HOW DOES IT FEEL TO BE BASICALLY THE MOST FAMOUS WOMAN IN THE WORLD RIGHT NOW?

It feels pretty sick. Only because like I said I have been gone for a few years, where I wasn’t doing anything and I wasn’t working. So now it feels like all that work in the studio did pay off. And I had so many times where I had to tell people like, “Yo, just trust me, I’m telling you with this ‘Can’t Stop’ video this is going make people watch” or with ‘Wrecking Ball’ saying, “this is going to make people go crazy.” And once I did ‘Can’t Stop’ that’s when people really started trusting me. At first on paper that video sounded insane, no one understood it and I’m just like, “let me film it and then if it doesn’t work out you never have to trust me again but if it works out you have to let me drive this ship, you know I’m on to something.” And then they call me and they’re like “yo, you’re onto something!”

You know me and Rankin were talking about it. With magazines, with movies, it’s always weird when things are targeted for young people yet they’re driven by people that are like 40 years too old. It can’t be like this 70 year old Jewish man that doesn’t leave his desk all day, telling me what the clubs want to hear. I’m going out, I know what they want to hear. I know when you’re in a club, what makes everyone go crazy and when the time is where everyone’s like “alright I’m going go get a drink”. I know when people walk off the dance floor and I know what’s driving it so I’ve got to be the one doing it because they’re just not in on what 20 year olds are doing.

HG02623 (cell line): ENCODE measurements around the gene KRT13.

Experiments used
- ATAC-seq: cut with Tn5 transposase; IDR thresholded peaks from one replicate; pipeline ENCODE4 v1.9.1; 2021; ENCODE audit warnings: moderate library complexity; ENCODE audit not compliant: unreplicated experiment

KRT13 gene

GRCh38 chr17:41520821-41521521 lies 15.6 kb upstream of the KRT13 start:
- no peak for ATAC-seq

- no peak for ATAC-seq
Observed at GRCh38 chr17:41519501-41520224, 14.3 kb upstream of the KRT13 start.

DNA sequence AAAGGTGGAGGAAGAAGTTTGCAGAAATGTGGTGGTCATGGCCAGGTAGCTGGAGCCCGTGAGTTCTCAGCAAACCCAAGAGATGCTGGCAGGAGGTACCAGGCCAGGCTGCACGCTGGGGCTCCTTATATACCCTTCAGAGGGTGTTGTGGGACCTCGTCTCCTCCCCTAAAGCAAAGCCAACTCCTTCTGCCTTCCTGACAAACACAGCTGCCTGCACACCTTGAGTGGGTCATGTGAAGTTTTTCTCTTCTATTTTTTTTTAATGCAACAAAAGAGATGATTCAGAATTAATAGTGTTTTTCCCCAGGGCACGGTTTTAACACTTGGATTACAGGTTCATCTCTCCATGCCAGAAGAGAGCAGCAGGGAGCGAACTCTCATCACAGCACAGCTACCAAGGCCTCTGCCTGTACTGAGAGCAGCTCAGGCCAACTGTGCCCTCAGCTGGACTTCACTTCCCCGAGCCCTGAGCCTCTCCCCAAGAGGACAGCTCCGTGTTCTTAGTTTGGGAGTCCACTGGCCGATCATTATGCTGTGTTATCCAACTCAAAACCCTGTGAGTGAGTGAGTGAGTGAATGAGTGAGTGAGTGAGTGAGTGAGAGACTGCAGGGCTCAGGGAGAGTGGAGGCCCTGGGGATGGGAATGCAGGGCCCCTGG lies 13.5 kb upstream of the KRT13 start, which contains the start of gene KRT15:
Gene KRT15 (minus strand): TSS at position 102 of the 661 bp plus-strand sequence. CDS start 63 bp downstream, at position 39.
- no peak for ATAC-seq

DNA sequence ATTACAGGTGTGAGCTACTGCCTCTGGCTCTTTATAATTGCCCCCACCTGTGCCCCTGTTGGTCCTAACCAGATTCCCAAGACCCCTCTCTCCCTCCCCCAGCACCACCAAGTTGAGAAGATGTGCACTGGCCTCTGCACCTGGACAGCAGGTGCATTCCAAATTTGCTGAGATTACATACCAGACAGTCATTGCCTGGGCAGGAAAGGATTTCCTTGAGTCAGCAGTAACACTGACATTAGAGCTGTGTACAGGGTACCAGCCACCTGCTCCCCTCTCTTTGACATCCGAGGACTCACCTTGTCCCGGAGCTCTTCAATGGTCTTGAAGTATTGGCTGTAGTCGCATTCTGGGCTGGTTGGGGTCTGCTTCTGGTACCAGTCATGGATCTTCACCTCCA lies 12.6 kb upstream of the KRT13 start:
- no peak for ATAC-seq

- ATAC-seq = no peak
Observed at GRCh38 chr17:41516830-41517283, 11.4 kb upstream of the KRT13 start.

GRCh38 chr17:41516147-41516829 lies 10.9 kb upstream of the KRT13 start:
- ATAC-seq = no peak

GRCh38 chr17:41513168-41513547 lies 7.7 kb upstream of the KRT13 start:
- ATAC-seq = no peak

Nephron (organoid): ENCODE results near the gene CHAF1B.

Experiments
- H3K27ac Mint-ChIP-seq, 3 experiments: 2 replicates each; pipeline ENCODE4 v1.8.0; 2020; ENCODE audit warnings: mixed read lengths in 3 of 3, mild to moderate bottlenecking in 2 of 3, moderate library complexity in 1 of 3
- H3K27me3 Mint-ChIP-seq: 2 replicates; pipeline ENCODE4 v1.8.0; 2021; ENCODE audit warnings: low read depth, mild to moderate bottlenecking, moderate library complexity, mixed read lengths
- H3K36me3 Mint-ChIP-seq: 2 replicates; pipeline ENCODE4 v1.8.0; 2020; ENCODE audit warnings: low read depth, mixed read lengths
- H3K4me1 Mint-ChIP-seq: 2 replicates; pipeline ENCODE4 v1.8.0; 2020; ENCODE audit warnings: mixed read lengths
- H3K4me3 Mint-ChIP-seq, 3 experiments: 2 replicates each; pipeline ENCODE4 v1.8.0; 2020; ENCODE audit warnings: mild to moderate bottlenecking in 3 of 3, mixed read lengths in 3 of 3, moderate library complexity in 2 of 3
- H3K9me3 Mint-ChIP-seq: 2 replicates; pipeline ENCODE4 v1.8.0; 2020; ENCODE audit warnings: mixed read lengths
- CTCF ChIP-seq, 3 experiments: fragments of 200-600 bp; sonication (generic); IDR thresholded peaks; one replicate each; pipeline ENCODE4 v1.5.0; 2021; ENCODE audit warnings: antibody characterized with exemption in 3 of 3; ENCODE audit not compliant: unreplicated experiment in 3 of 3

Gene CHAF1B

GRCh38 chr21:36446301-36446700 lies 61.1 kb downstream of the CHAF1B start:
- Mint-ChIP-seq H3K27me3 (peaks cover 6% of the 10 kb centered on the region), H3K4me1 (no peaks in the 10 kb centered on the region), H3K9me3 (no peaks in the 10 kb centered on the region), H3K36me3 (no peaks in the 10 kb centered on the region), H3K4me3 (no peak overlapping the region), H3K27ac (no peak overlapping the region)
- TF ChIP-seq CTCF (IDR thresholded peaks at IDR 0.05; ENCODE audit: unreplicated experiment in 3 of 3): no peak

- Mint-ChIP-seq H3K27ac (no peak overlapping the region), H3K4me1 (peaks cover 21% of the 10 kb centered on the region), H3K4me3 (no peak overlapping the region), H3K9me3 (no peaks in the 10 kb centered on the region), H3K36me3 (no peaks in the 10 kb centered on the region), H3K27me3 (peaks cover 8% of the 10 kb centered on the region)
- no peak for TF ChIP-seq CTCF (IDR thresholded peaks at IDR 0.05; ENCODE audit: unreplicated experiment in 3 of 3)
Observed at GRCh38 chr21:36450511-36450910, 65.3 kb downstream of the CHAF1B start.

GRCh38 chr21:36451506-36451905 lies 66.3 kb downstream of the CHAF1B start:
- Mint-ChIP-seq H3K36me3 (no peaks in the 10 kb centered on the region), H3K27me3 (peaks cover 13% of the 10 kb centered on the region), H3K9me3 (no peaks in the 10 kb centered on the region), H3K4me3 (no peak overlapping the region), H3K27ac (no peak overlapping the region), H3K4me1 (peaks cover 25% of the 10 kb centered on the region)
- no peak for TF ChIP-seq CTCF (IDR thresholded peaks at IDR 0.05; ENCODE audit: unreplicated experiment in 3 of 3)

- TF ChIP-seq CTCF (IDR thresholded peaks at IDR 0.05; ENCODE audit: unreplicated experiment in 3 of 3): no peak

SPEAKING OF THE VIDEO FOR WRECKING BALL, YOU AND TERRY RICHARDSON SEEM LIKE A MATCH MADE IN HEAVEN.

It’s ridiculous, that’s how I felt about Rankin now too. I was like “this is a match made, this is the whole thing.”

WHOSE IDEA WAS WRECKING BALL? DID YOU HAVE MUCH CREATIVE CONTROL?

Yeah I came to Terry and I had said I wanted to create something kind of like Sinead O’Connor’s ‘Nothing Compares To You.’ I said a lot of people tried to recreate it, a lot of people have tried to get that emotion in but there’s something about the way he did it. It had to be a different look it, it had to be real. It can’t be someone running in with the gelatin eye drops and trying to look beautiful it just needed to be really beautiful. There’s something obviously sexual about it but that’s not what the video is driven by, it’s actually driven by emotion, it’s an emotional video but people only really look at the sexuality because they don’t really try to see the full thing

DID YOU INTEND IT TO BE SHOCKING?

I’m surprised people are still shocked, I’m glad that tactic is still working because I expected people at some point just to not be shocked.

DO YOU LIKE SHOCKING PEOPLE?

Well, it couldn’t be the same kind of shock as ‘Can’t Stop’ it had to be like, “Woah I didn’t expect Terry Richardson and I didn’t expect all this.” It has to be the full package because you can talk about the sexuality all you want but you also have to reference back that it’s Terry. You have to respect the fact that it’s art, you have to respect the fact that when you watch the video it makes you feel something and gets you choked up at some points.

STYLE IS ANOTHER THING THAT OBVIOUSLY HAS EVOLVED FOR YOU. YOUR STYLE HAS EVOLVED FROM THE HANNAH MONTANA PHASE TO NOW, SO WHAT’S YOUR LOOK NOW?